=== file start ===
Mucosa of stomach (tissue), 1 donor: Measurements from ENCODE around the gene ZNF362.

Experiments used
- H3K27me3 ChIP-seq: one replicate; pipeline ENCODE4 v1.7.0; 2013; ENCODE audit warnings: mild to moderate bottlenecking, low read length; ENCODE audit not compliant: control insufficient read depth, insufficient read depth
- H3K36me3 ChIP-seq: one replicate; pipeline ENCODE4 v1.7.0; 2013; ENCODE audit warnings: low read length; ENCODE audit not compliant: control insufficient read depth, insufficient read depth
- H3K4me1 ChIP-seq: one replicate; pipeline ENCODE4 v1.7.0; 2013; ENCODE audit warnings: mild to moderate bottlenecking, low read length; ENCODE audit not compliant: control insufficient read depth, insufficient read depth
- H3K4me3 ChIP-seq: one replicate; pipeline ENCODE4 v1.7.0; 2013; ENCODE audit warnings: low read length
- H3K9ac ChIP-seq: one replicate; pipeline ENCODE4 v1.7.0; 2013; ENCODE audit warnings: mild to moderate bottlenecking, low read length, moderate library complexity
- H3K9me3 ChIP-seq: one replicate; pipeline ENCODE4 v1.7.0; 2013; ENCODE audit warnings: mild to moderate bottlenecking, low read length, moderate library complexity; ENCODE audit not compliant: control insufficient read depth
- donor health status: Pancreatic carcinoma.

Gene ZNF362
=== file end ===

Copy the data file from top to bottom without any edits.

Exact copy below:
Mucosa of stomach (tissue), 1 donor: Measurements from ENCODE around the gene ZNF362.

Experiments used
- H3K27me3 ChIP-seq: one replicate; pipeline ENCODE4 v1.7.0; 2013; ENCODE audit warnings: mild to moderate bottlenecking, low read length; ENCODE audit not compliant: control insufficient read depth, insufficient read depth
- H3K36me3 ChIP-seq: one replicate; pipeline ENCODE4 v1.7.0; 2013; ENCODE audit warnings: low read length; ENCODE audit not compliant: control insufficient read depth, insufficient read depth
- H3K4me1 ChIP-seq: one replicate; pipeline ENCODE4 v1.7.0; 2013; ENCODE audit warnings: mild to moderate bottlenecking, low read length; ENCODE audit not compliant: control insufficient read depth, insufficient read depth
- H3K4me3 ChIP-seq: one replicate; pipeline ENCODE4 v1.7.0; 2013; ENCODE audit warnings: low read length
- H3K9ac ChIP-seq: one replicate; pipeline ENCODE4 v1.7.0; 2013; ENCODE audit warnings: mild to moderate bottlenecking, low read length, moderate library complexity
- H3K9me3 ChIP-seq: one replicate; pipeline ENCODE4 v1.7.0; 2013; ENCODE audit warnings: mild to moderate bottlenecking, low read length, moderate library complexity; ENCODE audit not compliant: control insufficient read depth
- donor health status: Pancreatic carcinoma.

Gene ZNF362